cook beyond the recipe. You may laugh, but it takes practice! Those of us who have been to culinary school can attest that taste! taste! taste! is one of the most frequently heard commands from the chef instructors. We smell our food while it's cooking and can distinguish a good smell (garlic!) from bad (burning!). We see when the onions become translucent or a soup comes to a boil. Tasting is just taking this one step further. Going from thinking "How is this supposed to taste?" to "How do I think this tastes?" is a difficult habit to break. It's hard letting go of pre-conceived ideas of how something should taste. Or getting over the anxiety of trying a new recipe with new ingredients and having no clue how it should taste. Or wanting a dish to be perfect. Try to zero in on whether or not you like the flavors. If you do, chances are that everyone else will too. As you're going about your cooking this weekend, pause now and again to taste what you're making.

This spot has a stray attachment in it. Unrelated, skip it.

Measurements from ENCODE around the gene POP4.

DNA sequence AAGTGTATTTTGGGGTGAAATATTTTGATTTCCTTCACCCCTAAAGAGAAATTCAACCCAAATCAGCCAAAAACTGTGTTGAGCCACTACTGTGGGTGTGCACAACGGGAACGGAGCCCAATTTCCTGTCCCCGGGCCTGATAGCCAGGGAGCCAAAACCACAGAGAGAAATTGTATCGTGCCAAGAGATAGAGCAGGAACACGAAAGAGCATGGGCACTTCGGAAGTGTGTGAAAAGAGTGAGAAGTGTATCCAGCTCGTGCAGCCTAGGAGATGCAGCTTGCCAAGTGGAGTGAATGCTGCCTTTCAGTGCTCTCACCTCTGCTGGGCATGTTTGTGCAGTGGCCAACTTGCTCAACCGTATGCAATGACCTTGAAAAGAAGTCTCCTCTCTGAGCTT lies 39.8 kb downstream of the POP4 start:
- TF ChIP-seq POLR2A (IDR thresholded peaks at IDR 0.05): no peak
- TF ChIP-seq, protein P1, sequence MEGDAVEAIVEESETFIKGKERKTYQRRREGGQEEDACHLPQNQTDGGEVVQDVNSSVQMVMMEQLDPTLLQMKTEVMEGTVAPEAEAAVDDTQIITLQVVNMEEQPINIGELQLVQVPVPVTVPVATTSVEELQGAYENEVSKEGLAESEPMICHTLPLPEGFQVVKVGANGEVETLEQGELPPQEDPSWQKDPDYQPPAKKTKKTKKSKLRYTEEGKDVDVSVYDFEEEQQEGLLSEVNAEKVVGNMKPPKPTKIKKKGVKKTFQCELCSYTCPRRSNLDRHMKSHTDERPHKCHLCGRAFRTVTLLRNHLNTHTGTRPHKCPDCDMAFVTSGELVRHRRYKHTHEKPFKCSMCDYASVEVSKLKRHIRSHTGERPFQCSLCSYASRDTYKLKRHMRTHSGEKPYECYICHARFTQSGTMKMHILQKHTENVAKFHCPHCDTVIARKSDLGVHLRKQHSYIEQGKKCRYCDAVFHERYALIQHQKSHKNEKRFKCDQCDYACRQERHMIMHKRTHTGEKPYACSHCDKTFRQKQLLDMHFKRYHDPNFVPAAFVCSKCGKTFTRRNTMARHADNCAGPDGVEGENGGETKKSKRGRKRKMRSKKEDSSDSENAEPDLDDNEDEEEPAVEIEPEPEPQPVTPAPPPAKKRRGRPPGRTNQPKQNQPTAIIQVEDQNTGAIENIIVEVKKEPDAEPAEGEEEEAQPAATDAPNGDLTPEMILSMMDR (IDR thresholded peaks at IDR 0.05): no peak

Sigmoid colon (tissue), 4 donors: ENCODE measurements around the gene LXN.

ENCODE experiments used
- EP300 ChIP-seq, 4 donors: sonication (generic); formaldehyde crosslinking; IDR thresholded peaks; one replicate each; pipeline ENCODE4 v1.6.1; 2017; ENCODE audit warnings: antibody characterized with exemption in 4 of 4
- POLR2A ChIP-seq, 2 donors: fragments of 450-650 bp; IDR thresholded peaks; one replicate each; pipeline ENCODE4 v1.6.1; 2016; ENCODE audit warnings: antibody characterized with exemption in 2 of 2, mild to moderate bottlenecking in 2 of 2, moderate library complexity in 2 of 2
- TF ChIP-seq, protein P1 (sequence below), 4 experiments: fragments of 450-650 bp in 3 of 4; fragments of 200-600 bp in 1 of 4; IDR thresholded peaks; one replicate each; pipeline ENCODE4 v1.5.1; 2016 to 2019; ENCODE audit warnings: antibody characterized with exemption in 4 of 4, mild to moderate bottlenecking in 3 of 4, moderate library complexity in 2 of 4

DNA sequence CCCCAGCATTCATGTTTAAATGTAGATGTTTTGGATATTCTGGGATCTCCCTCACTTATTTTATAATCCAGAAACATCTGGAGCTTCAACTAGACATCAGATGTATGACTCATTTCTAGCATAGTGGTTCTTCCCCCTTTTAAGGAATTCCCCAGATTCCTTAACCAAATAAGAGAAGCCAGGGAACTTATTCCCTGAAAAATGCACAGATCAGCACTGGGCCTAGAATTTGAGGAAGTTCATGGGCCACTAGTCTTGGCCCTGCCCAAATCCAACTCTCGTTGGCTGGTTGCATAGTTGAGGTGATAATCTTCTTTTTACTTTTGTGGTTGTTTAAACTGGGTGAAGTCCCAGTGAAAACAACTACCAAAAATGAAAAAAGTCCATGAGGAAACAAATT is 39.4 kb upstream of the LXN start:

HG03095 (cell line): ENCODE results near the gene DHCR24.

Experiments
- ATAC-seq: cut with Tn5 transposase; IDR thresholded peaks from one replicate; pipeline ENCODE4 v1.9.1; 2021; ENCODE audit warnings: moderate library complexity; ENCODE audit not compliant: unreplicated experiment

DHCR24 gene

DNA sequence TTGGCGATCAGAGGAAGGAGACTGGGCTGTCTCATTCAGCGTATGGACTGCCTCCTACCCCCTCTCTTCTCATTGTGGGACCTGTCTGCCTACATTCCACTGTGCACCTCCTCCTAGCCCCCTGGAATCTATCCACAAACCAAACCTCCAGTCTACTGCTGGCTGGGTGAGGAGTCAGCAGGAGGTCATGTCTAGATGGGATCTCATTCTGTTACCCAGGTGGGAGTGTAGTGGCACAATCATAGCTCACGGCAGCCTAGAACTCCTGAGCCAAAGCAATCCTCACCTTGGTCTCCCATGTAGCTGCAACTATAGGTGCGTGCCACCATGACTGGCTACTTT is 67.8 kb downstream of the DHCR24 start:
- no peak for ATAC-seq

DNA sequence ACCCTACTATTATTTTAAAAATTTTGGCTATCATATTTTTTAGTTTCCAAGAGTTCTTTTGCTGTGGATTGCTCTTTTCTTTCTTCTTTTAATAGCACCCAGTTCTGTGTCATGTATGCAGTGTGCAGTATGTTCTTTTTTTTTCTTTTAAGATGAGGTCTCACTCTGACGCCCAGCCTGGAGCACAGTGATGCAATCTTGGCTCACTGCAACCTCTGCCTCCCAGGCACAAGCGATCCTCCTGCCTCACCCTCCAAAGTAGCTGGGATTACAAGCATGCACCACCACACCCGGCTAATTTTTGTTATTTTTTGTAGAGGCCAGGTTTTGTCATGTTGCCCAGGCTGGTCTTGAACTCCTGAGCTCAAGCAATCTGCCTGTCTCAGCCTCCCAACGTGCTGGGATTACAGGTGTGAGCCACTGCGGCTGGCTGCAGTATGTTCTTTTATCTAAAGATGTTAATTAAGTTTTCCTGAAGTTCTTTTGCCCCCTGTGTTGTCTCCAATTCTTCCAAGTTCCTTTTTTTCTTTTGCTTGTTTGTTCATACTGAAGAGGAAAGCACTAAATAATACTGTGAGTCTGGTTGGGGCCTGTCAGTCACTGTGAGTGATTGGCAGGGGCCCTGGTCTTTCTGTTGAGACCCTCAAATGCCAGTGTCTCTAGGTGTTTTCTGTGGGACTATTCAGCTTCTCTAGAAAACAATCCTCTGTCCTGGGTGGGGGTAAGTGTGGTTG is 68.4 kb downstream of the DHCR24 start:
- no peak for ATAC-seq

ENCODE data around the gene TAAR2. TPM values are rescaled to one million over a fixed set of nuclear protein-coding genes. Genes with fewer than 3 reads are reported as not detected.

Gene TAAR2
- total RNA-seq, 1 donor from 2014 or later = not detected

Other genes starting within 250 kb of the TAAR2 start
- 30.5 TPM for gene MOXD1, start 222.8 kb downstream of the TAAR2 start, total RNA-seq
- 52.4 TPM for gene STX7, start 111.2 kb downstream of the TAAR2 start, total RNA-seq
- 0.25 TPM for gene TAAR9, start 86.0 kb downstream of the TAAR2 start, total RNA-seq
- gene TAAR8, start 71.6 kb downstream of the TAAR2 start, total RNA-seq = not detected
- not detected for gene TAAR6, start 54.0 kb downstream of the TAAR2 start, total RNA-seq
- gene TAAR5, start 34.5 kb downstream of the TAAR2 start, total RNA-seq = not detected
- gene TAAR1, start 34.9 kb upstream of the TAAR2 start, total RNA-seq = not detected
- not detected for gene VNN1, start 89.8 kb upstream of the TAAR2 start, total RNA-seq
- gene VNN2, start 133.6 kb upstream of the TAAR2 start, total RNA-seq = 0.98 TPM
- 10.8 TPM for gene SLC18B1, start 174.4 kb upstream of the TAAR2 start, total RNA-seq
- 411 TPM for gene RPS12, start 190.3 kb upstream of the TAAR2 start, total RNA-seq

- Try each raw vegetable before throwing it in the pot so you see how the flavor and texture changes.
- If you're making a salad dressing, try it by itself first and then with a few ingredients from your salad.
- If you're adding spices to a soup or sauce, taste the sauce after you add each spice to see how it changes.
- Taste everything at the beginning, middle, and end of cooking to see how things change.